Microsoft Outlook is one of the most ubiquitous email clients in the world. It’s installed on every computer with Microsoft Office. There’s also a mobile app called Outlook, not to mention a web version. Don’t forget, it’s also an email service. Of course, there’s a separate email and calendar app for Windows 10.
If all of that sounds confusing, you’re not alone. It seems that even Microsoft realizes that it has gotten a little out of hand.
Windows Central reported earlier this week that Microsoft is working on a new, unified Outlook that ditches most of that in favor of a progressive web app (PWA) for Windows and Mac. Considering how important Outlook has been for Microsoft, that’s risky. There are a lot of things that could go wrong.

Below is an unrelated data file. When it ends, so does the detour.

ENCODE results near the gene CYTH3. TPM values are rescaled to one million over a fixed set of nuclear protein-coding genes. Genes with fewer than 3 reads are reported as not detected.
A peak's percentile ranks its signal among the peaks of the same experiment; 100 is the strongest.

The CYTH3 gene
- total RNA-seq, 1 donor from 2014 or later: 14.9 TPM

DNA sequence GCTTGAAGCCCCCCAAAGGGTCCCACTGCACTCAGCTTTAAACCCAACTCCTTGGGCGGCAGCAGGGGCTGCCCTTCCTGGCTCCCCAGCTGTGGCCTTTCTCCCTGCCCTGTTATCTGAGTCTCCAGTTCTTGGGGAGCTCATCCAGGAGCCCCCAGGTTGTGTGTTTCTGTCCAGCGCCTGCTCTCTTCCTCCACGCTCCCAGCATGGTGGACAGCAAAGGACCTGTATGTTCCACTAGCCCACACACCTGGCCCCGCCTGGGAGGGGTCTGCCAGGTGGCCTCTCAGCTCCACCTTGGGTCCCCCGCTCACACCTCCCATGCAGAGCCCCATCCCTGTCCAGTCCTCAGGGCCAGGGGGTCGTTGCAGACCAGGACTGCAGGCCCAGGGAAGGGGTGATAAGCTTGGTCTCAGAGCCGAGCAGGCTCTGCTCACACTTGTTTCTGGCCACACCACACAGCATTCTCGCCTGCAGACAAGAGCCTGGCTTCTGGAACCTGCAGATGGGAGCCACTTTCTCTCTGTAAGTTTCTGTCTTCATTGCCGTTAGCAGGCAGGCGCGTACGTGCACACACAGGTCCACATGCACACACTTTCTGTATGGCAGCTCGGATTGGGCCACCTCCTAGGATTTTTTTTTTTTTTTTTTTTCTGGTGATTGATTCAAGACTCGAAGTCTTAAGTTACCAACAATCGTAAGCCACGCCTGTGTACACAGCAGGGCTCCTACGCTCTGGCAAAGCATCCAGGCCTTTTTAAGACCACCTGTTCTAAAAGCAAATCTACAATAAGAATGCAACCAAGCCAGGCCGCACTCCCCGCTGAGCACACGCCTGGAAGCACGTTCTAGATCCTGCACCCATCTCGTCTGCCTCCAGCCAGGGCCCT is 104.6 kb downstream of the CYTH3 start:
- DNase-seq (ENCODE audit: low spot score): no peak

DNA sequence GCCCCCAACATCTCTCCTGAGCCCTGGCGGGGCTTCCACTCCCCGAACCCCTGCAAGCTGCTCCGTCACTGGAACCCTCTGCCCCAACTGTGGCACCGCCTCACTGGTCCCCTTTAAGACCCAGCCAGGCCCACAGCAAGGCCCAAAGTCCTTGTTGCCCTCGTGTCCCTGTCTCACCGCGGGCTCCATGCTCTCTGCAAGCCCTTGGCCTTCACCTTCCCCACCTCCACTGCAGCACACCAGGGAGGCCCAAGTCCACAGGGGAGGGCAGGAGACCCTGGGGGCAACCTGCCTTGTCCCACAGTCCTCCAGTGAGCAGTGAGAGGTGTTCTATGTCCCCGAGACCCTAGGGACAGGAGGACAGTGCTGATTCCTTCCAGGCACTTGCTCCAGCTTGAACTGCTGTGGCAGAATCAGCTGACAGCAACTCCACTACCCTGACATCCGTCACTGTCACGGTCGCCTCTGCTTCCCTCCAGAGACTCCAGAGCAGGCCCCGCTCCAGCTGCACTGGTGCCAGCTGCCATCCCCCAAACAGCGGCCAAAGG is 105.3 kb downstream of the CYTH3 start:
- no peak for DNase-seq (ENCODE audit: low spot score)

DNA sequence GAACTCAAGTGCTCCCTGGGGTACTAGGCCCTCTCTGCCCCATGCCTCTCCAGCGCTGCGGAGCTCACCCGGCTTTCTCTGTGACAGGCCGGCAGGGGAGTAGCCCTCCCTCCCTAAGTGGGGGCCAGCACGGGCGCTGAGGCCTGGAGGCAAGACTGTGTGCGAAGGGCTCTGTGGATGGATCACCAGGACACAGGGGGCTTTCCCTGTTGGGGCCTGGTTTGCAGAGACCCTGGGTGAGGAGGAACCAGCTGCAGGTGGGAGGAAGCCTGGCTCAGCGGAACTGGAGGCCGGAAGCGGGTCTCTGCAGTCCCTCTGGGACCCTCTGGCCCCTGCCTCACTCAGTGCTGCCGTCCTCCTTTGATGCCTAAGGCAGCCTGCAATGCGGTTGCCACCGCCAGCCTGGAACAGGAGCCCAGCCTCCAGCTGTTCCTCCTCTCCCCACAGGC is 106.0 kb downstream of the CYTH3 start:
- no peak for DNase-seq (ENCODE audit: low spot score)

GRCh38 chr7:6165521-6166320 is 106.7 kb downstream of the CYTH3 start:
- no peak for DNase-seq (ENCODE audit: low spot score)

Outlook is important, despite the fact that it’s years behind not only its competition but its users as well. Arguably, for Microsoft, Outlook is one of its most important productivity tools, which means there’s a lot on the line.
The challenge is that Microsoft isn’t exactly known as a company that creates amazing software experiences. Because it has to serve such a wide range of users, from individuals, families, and schools to small businesses and giant corporations, most of its software leans more toward utilitarian function than elegant design. Or, to put it differently, the company usually plays it pretty safe, so as not to break anything that millions of people depend on every day.